Key analysis: The most important trends in propane right now (Part 1 of 7)
Winter and propane
Propane is a major fuel used for home heating. Given that this winter has seen much more severe and cold weather than normal, U.S. propane demand from residential customers has been much higher than normal.
AmeriGas Partners (APU, market cap: $3.9 billion, enterprise value: $6.5 billion) is the largest publicly traded propane distributor. A large proportion of its customers is retail and commercial end users who buy propane for heating. The company noted on its last earnings call in early February that it sold 7% more propane for the quarter ended December 31 than for the corresponding quarter last year. This was largely due to weather that was 14% colder than normal in APU’s areas of distribution. APU noted that for December specifically, weather was abnormally cold. Amerigas’s volume in December was up 19%, on weather that was 22% colder than the prior December.
Suburban Propane (SPH, market cap: $2.7 billion, enterprise value: $3.9 billion), the second largest propane distributor, also noted on its last earnings call:
- “For the month of December, average temperatures were 6% colder than normal (in the company’s service areas), and as a result for the quarter, average temperatures across our service territories were reported as normal and 9% colder than the prior-year first quarter. Volumes responded nicely when the colder temperatures arrived.”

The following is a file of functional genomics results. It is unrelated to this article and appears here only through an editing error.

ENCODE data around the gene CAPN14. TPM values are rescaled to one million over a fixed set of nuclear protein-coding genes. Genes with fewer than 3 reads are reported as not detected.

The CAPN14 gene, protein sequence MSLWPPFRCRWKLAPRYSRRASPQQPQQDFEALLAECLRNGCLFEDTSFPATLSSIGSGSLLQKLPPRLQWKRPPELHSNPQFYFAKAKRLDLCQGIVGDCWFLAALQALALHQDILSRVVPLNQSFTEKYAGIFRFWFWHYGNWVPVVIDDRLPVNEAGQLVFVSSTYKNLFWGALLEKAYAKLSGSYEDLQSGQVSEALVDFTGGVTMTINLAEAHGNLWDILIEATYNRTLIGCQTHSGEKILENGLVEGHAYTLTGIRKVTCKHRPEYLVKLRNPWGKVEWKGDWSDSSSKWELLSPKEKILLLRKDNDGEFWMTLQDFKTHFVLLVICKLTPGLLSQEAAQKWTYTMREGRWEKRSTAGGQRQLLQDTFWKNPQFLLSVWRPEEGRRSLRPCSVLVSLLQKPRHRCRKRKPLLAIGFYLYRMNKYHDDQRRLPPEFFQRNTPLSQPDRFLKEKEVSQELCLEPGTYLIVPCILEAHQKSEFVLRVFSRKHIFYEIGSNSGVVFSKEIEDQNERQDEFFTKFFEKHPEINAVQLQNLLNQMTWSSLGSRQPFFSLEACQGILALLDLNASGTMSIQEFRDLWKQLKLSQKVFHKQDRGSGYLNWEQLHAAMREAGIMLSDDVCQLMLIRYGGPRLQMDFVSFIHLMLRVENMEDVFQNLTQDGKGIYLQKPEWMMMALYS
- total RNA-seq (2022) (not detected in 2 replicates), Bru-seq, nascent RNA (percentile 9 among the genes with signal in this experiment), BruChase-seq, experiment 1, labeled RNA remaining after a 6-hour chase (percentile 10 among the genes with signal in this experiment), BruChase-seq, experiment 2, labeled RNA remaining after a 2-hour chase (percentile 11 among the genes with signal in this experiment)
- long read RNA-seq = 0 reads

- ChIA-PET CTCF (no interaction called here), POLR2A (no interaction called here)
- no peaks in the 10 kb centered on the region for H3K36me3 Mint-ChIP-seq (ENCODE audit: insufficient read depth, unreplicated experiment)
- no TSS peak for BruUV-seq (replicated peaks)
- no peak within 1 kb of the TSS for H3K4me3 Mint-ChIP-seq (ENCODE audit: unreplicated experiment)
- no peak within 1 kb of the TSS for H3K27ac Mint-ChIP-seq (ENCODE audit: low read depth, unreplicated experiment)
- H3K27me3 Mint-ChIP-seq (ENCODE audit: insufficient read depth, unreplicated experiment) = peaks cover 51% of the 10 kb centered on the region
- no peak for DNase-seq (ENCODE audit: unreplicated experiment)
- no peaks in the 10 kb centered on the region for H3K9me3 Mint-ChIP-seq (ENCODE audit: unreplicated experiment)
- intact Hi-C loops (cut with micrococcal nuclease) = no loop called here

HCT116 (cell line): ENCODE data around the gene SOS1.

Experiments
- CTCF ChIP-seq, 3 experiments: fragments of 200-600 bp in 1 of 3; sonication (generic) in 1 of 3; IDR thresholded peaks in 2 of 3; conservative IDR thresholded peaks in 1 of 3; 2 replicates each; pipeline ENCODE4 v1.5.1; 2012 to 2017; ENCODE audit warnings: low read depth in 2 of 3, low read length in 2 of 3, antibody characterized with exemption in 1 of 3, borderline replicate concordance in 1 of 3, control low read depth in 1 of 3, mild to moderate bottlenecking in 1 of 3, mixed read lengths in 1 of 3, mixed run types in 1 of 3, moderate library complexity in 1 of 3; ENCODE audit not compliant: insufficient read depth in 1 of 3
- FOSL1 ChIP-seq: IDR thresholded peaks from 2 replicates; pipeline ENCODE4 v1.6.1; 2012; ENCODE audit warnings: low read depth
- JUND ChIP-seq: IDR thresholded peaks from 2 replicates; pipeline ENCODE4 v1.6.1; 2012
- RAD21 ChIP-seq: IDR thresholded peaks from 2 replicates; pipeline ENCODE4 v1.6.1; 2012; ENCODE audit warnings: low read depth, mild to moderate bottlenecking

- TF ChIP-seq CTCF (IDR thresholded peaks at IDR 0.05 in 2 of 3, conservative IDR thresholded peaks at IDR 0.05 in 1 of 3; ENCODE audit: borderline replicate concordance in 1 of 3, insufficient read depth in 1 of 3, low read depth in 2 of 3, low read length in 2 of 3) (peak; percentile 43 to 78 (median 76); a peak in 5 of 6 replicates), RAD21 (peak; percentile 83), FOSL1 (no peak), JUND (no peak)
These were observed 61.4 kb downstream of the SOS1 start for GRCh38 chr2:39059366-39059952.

One way to measure how cold average temperatures are is through heating degree days (see Propane demand increases amid frigid temperatures). As APU and SPH noted on their earnings calls, cold December temperatures have spurred higher volumes of propane sales. For January and February to date, nationwide heating degree days have totaled 1,542, compared to 1,419 for a “normal” first six weeks of the year. This also bodes well for propane sales volumes, which in itself is a positive for propane distribution companies. All else equal, the more gallons of propane sold, the better revenues and earnings should be.
Continue on to the following parts of this series to see what other trends have been affecting propane demand over the past few months, as well as why propane distributors might not necessarily see better earnings this season despite higher customer demand.
Browse this series on Market Realist:
- Part 2 - Why more exports and crop drying mean higher propane demand
- Part 3 - Why depleted propane inventories mean price spikes and volatility
- Part 4 - Why propane companies may not see a blowout despite cold weather
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